The Icon We Love Most

An early post on icons – hopefully part of a short series… Years ago when I was studying in an Anglican seminary (mid-70’s), I had the beginnings of my interest in icons. I owned a couple, and read what little was available on the topic in English at that time (believe it or not there was a time when not many books were available in English on the topic of Orthodox Christianity).‚Ķ

The Time for Prayer

A brother asked a hermit, “If I oversleep and miss the time for prayer, I hesitate to keep the rule of prayer. I am embarassed and do not want the brothers to hear me praying.” The hermit gave him this advice: “If you sleep late, get up and shut your door and windows. Then pray your psalms. Both day and night belong to God. You will glorify God whatever time it is.”‚Ķ

The Experience of Prayer

As a foolish man I go so far in this post as to speak of the experience of prayer. I write this not to speak of great experiences but, if possible, to quiet our minds, and to speak a word of peace in a culture that is full of madness and spiritual delusion. There are many wonderful spiritual stories to be found in the lives of the saints and elders. Many people,…

Prayer Before Bed

Some written prayers are simply better than anything you can think of yourself. ¬†There are phrases in this traditional Orthodox “prayer before bed” that speak worlds. “…or seen the beauty of someone and been wounded by it in my heart…” To the Holy Spirit: O Lord, the Heavenly King, the Comforter, the Spirit of Truth: have compassion and mercy on me, Thy sinful servant! Absolve me, who am unworthy. Forgive all the‚Ķ

Beginning to Pray

I have written from time to time on the nature of prayer. I was recently asked by a reader to offer a reflection on “beginning to pray,” which seems to me to be an invitation to write about something that happens for me, by necessity, every day. I cannot write as a man of great experience in prayer. But I have had years of experience in beginning to pray. If the reader‚Ķ

Transfiguration and the Bridal Chamber

There is a propensity in our modern world to break things down Рto analyze. We have gained a certain mastery over many things by analyzing various components of their structure and manipulating what we find. It has become the default position of modern thought. This power of analysis, however, is weakened by its very success. Frequently the truth of something lies not in the summary of its parts but in the…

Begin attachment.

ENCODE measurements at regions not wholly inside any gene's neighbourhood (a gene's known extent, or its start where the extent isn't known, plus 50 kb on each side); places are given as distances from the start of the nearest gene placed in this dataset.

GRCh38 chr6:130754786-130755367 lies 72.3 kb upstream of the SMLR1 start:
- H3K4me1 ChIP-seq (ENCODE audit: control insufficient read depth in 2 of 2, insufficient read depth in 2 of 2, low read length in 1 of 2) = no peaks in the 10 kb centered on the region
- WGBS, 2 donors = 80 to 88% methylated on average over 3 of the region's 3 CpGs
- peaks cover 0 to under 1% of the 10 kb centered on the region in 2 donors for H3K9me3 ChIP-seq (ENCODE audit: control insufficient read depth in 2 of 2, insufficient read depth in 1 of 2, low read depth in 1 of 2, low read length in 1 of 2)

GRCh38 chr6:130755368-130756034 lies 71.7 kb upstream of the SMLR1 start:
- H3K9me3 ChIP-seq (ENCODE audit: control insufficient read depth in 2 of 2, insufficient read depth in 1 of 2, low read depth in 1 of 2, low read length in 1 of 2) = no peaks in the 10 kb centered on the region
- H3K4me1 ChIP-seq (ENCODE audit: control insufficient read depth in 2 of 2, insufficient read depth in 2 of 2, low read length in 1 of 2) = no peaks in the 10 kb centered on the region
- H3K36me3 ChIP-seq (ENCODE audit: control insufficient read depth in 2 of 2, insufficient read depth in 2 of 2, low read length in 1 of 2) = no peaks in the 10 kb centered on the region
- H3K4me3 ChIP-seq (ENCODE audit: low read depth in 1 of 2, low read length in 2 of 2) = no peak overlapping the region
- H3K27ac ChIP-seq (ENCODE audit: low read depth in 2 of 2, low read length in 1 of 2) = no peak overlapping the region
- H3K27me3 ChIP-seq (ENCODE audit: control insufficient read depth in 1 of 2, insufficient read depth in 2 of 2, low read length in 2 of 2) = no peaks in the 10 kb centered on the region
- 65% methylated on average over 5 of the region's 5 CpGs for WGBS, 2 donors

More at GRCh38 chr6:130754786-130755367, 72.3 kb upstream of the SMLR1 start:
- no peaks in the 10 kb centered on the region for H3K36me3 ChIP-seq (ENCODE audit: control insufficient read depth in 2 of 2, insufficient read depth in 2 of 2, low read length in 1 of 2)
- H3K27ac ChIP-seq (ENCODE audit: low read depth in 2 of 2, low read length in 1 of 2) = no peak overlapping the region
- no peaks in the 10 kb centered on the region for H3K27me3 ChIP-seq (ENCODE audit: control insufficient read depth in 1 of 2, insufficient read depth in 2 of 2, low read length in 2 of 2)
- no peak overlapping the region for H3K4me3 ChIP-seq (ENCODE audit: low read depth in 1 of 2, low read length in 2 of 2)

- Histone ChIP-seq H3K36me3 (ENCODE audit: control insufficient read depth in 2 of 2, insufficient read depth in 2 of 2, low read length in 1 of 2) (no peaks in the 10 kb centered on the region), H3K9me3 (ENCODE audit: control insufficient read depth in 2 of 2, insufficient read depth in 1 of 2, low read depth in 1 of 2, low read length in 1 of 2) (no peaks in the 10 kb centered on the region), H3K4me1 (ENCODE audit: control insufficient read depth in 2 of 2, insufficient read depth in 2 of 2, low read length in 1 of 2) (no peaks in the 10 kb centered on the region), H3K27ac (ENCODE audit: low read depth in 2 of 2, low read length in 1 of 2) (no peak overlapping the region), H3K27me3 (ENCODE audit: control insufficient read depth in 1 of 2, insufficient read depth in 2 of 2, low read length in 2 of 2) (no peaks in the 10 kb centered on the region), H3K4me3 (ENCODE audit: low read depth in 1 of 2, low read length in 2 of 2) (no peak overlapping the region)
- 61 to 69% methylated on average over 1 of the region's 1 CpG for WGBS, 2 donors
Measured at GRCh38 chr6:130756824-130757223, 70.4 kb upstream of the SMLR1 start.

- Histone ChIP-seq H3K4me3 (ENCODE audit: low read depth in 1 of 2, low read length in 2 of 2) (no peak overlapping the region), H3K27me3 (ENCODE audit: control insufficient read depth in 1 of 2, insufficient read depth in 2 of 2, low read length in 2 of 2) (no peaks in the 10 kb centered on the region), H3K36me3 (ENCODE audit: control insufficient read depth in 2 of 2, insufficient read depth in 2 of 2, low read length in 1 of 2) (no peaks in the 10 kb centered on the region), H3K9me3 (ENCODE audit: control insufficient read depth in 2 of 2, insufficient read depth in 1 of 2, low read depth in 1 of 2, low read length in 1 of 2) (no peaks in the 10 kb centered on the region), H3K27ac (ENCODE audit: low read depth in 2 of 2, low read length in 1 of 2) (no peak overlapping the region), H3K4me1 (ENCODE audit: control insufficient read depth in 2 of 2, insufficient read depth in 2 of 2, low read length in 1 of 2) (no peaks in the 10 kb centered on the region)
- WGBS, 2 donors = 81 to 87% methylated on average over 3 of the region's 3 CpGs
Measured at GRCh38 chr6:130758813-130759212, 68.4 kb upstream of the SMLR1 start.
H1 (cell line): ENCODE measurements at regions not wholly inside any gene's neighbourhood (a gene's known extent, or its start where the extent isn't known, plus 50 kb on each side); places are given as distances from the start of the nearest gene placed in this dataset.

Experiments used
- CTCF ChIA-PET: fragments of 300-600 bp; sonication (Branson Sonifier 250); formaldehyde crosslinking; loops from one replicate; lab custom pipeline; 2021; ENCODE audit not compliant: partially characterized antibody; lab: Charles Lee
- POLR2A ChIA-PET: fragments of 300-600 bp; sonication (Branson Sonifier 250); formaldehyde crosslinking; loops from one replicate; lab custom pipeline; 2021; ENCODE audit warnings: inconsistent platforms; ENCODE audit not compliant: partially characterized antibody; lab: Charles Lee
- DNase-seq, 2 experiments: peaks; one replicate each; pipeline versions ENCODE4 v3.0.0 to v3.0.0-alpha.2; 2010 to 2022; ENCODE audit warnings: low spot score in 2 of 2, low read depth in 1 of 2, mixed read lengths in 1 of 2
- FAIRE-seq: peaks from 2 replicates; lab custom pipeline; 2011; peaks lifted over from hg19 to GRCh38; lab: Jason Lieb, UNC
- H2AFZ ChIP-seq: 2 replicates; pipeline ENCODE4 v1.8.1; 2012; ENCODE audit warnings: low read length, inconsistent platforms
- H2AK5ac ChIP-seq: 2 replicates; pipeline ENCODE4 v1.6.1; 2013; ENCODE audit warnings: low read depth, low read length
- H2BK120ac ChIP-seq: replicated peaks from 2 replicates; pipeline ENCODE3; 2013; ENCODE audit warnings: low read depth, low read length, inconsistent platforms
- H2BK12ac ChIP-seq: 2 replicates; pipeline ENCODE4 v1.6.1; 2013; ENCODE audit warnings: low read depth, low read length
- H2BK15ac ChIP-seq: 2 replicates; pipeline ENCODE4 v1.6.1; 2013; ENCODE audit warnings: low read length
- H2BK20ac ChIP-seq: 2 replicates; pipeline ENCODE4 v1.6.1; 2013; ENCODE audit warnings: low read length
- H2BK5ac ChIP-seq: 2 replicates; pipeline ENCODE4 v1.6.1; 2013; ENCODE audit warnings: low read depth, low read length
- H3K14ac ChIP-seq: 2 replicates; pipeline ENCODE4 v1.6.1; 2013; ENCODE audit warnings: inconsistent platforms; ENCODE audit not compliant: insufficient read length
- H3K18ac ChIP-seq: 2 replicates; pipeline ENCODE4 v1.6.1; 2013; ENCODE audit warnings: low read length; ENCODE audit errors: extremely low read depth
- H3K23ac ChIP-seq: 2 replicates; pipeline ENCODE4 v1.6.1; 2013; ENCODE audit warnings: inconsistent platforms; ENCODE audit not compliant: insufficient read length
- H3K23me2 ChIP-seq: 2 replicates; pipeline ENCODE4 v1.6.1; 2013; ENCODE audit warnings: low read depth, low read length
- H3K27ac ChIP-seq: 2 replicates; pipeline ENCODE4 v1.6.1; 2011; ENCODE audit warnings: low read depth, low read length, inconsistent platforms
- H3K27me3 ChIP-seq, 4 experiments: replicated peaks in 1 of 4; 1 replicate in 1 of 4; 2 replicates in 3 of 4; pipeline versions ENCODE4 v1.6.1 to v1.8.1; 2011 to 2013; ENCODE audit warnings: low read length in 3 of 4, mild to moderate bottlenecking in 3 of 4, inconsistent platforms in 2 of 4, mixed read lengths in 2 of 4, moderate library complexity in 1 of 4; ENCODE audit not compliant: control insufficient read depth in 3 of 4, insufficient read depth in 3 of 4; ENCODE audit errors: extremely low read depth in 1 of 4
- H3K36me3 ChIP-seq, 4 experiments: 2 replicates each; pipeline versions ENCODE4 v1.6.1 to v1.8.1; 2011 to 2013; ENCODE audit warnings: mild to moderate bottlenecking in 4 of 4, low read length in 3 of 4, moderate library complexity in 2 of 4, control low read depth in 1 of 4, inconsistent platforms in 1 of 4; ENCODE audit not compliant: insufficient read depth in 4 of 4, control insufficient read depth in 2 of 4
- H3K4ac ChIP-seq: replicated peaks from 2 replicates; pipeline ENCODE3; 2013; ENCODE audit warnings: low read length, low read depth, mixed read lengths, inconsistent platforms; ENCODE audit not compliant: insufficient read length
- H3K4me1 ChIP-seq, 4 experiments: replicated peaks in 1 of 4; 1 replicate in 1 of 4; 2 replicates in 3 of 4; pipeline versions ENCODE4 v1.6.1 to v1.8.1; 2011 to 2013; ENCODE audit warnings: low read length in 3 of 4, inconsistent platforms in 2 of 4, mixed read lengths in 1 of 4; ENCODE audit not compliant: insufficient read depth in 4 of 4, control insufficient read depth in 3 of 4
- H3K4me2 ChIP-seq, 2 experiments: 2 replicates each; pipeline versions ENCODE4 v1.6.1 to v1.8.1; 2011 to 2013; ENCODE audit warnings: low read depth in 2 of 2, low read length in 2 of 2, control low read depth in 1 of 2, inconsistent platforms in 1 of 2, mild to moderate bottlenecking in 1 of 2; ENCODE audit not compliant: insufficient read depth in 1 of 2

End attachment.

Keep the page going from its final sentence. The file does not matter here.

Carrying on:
The Fullness of Faith

I prefer to use the term “fullness” when describing the Orthodox faith because it is far more explanatory than simply saying that we are the “true Church,” etc. “Fullness,” of course does not deny this, but it moves us onto more fruitful ground. In this post I offer a short list of what seem to me important consequences of giving one’s life to the “fullness of the faith.”¬† This is a reprint‚Ķ

Speaking With Authority

And when Jesus finished these sayings, the crowds were astonished at his teaching, for he taught them as one who had authority, and not as their scribes (Matt. 7:28-29). Authority is an interesting phenomenon Рthough not often what people may think. I remember the first few years of my ministry Рfresh from seminary. There is probably no one in the religious world who knows more than a newly-graduated seminarian. I was…

Rightly Reading – Yet Again

I am reprinting this short article on “rightly reading” in response to comments on my last post. I suspect that this article will be reprinted often when the subject of the study of Scripture arises. The course of your reading should be parallel to the aim of your way of life…. Most books that contain instructions in doctrine are not useful for purification. The reading of many diverse books brings distraction of‚Ķ

The Orthodox Reading of Scripture

The following quote is from the Christian history website maintained by Christianity Today (an¬†evangelical source).¬†¬†It describes the crucial teaching role of St. Irenaeus of Lyons, an early Bishop of the Church and later a martyr, and perhaps the most articulate spokesman of Orthodox theology in the 2nd century. The article discusses Irenaeus’ refutation of the Gnostic heretics, particularly their misuse of Scripture. It sheds light on how the Church rightly divides the‚Ķ